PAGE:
In the process of being admitted, after passing out over and over due to low blood pressure, things went terribly wrong. While being transferred from the ambulance to the hospital stretcher, my hip was dislocated. This dislocation was unintentional, but avoidable, as it was a direct result of the rough manner in which the transfer was managed.

On top of this, they gave me no IV fluids for several hours, which should have been the first thing done to help elevate my blood pressure. Complicating matters even further, no food was brought to my room that I could safely eat and metabolize for the two days I was there.

And then, when a nurse thought I had stopped breathing, she compressed my chest to stimulate my heart, even though I was wearing two medical bracelets warning I shouldn’t be given chest compressions. Three months later, I am still paying for these mistakes.

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As a result of my traumatizing and life threatening experience, I sent a letter to the hospital in the hopes of never having another EDS patient experience what I did. I was shocked to receive a call that resulted in the hospital taking me up on my offer to meet with their doctors and nurses to help them understand how to properly handle us.

To prepare for this meeting, I asked other EDS patients to submit suggestions to enhance my program. I hope that this list will be helpful to both patients and hospital staff.

How to Treat Ehlers-Danlos Patients

  • Consider having a generic EDS protocol for staff to get a quick understanding of this condition with new patients.
  • Put notes or a bulletin board or patient chart to share information and keep the patient safe from shift to shift.
  • Be cautious, for EDS is an “invisible condition” so remember to do no harm. Understand that touching and moving us can create more problems, so listen to the patient. Tread lightly using chest compressions, because our ribs sublux, dislocate and break easily. Allow EDS patients to position themselves safely before any procedure.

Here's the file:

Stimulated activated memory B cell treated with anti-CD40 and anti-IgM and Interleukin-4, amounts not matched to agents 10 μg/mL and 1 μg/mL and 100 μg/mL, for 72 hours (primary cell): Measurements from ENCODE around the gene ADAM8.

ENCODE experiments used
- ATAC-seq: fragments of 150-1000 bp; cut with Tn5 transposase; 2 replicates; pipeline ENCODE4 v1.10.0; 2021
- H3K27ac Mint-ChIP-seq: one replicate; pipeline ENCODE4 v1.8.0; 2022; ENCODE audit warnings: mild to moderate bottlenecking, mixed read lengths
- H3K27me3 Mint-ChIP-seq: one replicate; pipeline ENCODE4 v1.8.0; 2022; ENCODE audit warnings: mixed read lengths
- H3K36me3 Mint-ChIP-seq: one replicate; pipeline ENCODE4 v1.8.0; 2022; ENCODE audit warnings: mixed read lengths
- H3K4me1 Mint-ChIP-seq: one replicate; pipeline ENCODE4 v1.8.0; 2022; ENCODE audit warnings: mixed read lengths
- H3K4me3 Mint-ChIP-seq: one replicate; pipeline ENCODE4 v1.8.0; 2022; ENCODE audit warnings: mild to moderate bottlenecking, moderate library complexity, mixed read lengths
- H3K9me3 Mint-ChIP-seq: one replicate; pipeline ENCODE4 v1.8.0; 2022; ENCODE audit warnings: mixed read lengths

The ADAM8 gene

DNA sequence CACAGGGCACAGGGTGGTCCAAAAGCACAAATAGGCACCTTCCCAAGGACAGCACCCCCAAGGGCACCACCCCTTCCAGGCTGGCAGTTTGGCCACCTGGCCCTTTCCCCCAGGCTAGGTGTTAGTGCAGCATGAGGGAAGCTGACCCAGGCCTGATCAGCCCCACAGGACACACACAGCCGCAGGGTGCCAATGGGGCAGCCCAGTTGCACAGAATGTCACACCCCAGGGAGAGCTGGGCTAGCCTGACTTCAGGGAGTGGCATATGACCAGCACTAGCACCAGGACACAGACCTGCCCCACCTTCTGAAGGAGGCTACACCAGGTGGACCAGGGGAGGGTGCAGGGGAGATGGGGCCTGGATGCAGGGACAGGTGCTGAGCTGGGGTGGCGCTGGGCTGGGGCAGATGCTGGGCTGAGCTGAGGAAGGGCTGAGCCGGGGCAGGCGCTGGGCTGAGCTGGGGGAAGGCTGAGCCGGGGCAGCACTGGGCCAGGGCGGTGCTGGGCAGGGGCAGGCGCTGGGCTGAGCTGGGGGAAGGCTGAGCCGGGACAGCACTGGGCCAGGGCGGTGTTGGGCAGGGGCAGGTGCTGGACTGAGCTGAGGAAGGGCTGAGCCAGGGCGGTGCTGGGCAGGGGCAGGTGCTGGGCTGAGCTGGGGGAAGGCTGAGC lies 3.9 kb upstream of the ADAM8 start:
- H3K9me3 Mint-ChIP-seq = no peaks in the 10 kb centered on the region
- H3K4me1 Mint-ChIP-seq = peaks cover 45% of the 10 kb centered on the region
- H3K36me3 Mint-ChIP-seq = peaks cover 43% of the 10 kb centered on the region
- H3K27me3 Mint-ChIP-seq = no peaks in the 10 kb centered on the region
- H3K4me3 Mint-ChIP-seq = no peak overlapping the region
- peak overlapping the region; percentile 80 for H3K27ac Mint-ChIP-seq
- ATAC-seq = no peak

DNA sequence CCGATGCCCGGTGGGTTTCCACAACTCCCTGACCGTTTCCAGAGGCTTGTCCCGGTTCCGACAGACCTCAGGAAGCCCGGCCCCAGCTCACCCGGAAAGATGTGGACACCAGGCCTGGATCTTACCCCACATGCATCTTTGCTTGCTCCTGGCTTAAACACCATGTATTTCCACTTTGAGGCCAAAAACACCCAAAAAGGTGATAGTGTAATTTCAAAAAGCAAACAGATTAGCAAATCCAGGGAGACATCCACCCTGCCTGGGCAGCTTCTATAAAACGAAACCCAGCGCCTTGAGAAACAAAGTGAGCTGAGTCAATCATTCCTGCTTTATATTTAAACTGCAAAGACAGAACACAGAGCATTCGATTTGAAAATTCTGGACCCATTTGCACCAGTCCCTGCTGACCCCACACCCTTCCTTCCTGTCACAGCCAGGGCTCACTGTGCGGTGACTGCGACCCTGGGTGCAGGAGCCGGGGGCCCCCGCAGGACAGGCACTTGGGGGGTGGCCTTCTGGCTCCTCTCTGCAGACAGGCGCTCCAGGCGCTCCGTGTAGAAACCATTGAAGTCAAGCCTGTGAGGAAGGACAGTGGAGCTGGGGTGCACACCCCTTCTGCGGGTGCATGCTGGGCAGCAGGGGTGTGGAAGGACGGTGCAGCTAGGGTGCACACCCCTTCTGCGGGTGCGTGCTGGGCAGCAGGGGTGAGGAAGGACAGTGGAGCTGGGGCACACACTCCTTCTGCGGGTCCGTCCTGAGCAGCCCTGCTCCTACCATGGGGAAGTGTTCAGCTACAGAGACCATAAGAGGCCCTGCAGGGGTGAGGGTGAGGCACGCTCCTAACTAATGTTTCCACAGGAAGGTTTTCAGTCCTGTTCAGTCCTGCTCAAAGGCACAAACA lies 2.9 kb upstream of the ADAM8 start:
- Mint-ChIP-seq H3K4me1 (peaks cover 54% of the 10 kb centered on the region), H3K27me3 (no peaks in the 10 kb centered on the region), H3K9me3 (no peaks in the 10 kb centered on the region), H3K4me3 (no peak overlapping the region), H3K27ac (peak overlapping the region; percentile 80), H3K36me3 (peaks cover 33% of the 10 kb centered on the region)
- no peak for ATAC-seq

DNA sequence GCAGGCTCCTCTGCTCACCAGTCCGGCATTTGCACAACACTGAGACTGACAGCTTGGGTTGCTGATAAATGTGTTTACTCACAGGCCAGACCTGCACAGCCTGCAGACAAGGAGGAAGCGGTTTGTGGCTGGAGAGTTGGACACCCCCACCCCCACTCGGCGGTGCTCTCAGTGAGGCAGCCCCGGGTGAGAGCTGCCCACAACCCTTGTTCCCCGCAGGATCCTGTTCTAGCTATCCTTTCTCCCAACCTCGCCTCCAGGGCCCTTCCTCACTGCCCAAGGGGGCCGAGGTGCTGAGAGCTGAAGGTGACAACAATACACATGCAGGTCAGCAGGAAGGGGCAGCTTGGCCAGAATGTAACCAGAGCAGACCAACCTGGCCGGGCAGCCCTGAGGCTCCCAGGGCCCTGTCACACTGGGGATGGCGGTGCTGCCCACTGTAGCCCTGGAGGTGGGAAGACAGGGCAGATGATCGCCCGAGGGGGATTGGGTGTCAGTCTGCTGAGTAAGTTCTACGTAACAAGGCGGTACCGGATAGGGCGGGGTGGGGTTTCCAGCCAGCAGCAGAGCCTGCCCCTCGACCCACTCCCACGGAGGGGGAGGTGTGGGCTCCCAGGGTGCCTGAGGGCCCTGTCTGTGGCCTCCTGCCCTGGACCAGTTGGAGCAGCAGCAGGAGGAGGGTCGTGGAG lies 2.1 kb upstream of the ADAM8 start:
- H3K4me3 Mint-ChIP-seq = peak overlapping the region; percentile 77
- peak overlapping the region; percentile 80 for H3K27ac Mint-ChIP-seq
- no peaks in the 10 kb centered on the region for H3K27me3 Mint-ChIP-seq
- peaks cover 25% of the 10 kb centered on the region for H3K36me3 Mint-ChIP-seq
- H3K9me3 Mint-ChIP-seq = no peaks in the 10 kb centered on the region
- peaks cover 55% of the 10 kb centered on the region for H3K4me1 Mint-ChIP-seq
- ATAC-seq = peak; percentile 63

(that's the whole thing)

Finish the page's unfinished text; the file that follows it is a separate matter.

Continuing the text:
• Subluxations are a real thing. Don't just take a quick x-ray and tell us, "It's nothing, you're fine.” When a joint feels wrong, there's an injury worth finding some relief for.
  • Because we bruise easily, don’t rush to judgement with EDS children before reporting abuse.
  • If someone arrives with an ID warning bracelet, please read and respect what is says!
  • If a patient has low blood pressure, elevate their bed to a 30% angle. Hook up IV fluids quickly and approve the patient’s BP medication in time for their next dose. Consider using a PICC line if the IV does not hold.
  • Many EDS patients are drug reactive, so respect if a DNA drug test has been done or listen to what medications have not worked in past. Pain relief is difficult to achieve with EDS so please believe the person.
  • Some of us use compounded medications that need to be accepted in place of what you have in stock in the pharmacy. Some also use supplements, so please respect the use of them. Many are using the Cusack Protocol supplement routine.
  • If a patient is using cannabis for pain control, consider allowing CBD use in the hospital in an oil, tincture, topical or pill form.
  • Many of us are food reactive, so send your dietician to the room to meet the patient and create a safe meal plan.
  • If a patient sleeps with CPAP or BPAP mask, be sure that it gets brought in and worn during sleep.
  • Have on staff a physical therapist that can use manual energy techniques for re-alignment or allow an EDS manual therapist on the floor.
  • If there is a need to draw blood, use a butterfly or small pediatric needle.
  • If there is a need for intubation, be careful with movement of the neck and use small equipment. If an EDS patient presents with a neck fusion, do intubation using the fiber optic glidescope.
  • If stitches are needed, try to using natural products over synthetic.
  • Many of us have wound healing issues, so please be careful with the choice of tape and its removal. Some of us have skin that is fragile and easily tears.